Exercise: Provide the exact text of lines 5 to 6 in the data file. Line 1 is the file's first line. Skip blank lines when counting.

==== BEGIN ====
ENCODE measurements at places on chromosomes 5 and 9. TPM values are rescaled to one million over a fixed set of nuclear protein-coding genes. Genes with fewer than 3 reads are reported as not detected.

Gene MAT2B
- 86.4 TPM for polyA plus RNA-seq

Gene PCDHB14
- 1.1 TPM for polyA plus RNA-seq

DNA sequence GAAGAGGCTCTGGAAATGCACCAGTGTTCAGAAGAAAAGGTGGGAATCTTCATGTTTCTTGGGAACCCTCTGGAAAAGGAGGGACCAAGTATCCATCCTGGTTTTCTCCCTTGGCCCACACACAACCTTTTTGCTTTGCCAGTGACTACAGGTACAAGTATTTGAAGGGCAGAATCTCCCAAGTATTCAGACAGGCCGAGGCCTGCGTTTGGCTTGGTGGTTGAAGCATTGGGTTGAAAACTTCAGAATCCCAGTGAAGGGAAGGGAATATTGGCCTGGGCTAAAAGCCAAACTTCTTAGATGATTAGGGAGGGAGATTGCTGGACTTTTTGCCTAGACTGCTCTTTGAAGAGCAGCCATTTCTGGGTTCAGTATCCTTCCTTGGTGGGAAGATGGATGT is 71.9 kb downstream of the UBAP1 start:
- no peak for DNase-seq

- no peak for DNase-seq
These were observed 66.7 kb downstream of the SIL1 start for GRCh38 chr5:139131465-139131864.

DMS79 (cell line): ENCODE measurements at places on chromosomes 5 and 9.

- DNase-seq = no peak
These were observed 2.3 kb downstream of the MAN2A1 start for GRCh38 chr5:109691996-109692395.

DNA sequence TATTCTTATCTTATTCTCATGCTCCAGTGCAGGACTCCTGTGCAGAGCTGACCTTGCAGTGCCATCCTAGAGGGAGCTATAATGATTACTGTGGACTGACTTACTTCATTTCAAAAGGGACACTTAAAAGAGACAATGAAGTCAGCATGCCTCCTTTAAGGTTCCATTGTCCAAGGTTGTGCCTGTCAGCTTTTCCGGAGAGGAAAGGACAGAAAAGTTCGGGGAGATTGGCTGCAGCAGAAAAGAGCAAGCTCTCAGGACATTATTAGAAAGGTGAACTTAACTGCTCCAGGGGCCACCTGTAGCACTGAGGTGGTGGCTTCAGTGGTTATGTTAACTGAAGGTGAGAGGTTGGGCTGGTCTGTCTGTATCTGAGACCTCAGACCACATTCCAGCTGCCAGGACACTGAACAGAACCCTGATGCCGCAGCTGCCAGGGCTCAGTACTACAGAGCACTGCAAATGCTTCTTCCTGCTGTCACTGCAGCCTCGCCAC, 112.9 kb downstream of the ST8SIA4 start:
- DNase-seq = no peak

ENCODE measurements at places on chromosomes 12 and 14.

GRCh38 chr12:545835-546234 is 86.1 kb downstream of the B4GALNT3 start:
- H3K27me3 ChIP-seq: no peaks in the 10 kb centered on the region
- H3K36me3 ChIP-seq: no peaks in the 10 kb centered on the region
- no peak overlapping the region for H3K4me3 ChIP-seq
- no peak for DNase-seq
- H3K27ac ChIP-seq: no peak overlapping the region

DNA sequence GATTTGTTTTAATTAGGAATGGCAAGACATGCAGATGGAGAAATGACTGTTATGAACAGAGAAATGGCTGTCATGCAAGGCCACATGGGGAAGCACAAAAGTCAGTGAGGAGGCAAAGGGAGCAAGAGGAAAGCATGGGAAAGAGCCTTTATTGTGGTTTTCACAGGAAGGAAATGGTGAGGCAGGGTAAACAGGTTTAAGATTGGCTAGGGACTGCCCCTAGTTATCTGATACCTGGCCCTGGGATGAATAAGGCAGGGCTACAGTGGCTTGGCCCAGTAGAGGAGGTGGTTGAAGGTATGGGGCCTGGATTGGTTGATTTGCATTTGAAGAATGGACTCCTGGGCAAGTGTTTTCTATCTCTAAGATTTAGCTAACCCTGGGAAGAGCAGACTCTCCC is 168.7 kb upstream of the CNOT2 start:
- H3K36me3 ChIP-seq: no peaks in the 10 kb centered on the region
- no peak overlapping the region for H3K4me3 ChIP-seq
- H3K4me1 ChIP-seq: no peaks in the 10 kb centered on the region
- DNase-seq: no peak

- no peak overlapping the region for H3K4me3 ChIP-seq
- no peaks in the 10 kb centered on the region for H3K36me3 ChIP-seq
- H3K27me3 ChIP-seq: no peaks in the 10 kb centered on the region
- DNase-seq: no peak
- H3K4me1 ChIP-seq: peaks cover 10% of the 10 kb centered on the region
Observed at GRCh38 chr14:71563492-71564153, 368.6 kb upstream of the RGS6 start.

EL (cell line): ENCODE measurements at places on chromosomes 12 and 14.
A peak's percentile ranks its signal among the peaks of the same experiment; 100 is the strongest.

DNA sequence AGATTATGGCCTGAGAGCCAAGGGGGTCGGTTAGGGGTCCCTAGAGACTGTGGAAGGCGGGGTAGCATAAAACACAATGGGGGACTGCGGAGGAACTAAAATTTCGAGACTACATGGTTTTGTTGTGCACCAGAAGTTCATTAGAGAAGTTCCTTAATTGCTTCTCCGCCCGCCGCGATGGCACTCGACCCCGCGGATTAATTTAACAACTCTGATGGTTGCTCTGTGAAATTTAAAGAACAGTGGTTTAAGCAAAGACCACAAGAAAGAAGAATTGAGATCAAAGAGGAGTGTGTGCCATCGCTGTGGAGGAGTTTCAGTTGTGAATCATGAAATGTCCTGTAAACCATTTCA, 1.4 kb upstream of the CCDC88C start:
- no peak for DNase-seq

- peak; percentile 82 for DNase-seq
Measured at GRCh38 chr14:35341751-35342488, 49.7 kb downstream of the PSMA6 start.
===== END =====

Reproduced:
- 1.1 TPM for polyA plus RNA-seq

DNA sequence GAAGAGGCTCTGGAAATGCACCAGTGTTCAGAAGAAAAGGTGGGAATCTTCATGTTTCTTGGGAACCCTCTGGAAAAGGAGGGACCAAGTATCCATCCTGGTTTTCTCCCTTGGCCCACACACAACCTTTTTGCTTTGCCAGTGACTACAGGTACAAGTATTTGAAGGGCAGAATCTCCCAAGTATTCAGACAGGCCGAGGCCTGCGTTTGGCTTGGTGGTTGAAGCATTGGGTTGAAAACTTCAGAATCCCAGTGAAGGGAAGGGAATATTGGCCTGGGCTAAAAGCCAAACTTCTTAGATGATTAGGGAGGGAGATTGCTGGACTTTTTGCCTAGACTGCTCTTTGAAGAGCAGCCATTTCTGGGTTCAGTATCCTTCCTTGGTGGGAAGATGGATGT is 71.9 kb downstream of the UBAP1 start: